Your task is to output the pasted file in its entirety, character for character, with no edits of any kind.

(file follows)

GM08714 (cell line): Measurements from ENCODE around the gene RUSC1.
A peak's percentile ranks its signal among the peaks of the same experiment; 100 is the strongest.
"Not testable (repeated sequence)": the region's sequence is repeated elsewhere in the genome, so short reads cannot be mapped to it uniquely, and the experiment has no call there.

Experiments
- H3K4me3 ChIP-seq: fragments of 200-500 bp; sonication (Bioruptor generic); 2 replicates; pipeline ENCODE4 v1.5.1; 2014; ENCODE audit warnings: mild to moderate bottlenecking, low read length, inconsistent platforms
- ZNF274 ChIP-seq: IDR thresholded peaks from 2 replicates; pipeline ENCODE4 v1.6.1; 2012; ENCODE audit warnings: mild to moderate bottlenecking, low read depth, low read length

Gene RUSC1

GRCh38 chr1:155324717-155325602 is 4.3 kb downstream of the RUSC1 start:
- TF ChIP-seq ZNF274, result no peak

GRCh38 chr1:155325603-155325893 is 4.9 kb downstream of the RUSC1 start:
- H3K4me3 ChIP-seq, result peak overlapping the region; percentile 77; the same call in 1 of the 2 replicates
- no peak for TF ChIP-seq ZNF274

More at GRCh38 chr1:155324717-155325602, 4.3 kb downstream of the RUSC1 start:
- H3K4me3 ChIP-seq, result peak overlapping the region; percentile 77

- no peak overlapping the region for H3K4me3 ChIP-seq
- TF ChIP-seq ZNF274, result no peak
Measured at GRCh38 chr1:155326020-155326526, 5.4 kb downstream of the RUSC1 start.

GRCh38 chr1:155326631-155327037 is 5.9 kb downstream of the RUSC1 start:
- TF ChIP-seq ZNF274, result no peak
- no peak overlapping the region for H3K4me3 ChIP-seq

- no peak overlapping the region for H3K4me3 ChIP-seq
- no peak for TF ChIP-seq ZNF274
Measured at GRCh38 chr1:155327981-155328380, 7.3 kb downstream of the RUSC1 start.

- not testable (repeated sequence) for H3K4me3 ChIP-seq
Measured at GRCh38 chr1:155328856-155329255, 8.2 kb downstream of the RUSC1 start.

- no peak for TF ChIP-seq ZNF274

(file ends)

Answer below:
GM08714 (cell line): Measurements from ENCODE around the gene RUSC1.
A peak's percentile ranks its signal among the peaks of the same experiment; 100 is the strongest.
"Not testable (repeated sequence)": the region's sequence is repeated elsewhere in the genome, so short reads cannot be mapped to it uniquely, and the experiment has no call there.

Experiments
- H3K4me3 ChIP-seq: fragments of 200-500 bp; sonication (Bioruptor generic); 2 replicates; pipeline ENCODE4 v1.5.1; 2014; ENCODE audit warnings: mild to moderate bottlenecking, low read length, inconsistent platforms
- ZNF274 ChIP-seq: IDR thresholded peaks from 2 replicates; pipeline ENCODE4 v1.6.1; 2012; ENCODE audit warnings: mild to moderate bottlenecking, low read depth, low read length

Gene RUSC1

GRCh38 chr1:155324717-155325602 is 4.3 kb downstream of the RUSC1 start:
- TF ChIP-seq ZNF274, result no peak

GRCh38 chr1:155325603-155325893 is 4.9 kb downstream of the RUSC1 start:
- H3K4me3 ChIP-seq, result peak overlapping the region; percentile 77; the same call in 1 of the 2 replicates
- no peak for TF ChIP-seq ZNF274

More at GRCh38 chr1:155324717-155325602, 4.3 kb downstream of the RUSC1 start:
- H3K4me3 ChIP-seq, result peak overlapping the region; percentile 77

- no peak overlapping the region for H3K4me3 ChIP-seq
- TF ChIP-seq ZNF274, result no peak
Measured at GRCh38 chr1:155326020-155326526, 5.4 kb downstream of the RUSC1 start.

GRCh38 chr1:155326631-155327037 is 5.9 kb downstream of the RUSC1 start:
- TF ChIP-seq ZNF274, result no peak
- no peak overlapping the region for H3K4me3 ChIP-seq

- no peak overlapping the region for H3K4me3 ChIP-seq
- no peak for TF ChIP-seq ZNF274
Measured at GRCh38 chr1:155327981-155328380, 7.3 kb downstream of the RUSC1 start.

- not testable (repeated sequence) for H3K4me3 ChIP-seq
Measured at GRCh38 chr1:155328856-155329255, 8.2 kb downstream of the RUSC1 start.

- no peak for TF ChIP-seq ZNF274